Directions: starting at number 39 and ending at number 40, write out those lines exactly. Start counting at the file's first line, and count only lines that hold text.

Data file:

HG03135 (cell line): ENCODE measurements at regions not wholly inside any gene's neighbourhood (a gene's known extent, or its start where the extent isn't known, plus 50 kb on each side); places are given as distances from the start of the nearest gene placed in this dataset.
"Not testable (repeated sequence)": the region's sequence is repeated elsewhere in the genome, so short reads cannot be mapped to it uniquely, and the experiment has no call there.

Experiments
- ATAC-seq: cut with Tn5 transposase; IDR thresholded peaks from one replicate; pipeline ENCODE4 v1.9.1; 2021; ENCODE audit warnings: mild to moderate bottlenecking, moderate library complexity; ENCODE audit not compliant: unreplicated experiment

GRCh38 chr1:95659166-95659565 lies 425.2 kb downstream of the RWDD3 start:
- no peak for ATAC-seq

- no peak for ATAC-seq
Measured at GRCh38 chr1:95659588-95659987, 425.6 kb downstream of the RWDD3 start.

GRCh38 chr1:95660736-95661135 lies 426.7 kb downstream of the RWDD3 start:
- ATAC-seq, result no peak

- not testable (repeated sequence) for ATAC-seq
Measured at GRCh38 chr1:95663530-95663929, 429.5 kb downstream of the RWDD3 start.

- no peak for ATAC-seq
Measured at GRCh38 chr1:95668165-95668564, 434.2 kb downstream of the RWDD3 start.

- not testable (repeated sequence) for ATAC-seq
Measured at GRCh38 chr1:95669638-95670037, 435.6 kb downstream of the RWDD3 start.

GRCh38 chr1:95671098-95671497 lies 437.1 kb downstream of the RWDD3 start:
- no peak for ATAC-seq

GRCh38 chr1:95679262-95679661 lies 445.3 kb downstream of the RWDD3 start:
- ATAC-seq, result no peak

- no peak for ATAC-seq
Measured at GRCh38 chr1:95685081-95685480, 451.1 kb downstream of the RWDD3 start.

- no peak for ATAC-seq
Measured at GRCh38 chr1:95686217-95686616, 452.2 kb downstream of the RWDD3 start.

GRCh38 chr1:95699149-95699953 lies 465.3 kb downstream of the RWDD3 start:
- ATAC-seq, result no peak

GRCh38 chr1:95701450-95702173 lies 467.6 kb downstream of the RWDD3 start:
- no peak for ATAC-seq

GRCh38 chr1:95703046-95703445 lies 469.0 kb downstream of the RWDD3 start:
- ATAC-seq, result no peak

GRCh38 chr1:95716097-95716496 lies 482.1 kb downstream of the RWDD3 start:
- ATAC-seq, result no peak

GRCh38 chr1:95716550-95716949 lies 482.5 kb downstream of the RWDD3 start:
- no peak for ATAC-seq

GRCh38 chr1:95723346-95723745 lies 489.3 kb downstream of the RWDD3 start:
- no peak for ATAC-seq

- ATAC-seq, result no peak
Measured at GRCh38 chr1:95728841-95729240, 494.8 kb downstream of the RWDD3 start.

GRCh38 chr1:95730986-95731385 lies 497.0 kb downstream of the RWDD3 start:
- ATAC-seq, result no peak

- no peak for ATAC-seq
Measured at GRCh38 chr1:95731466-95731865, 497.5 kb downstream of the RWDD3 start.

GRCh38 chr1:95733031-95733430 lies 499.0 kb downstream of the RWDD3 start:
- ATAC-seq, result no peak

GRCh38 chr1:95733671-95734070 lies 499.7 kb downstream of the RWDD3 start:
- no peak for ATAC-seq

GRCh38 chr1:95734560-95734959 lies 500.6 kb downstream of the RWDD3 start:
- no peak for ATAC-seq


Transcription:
GRCh38 chr1:95730986-95731385 lies 497.0 kb downstream of the RWDD3 start:
- ATAC-seq, result no peak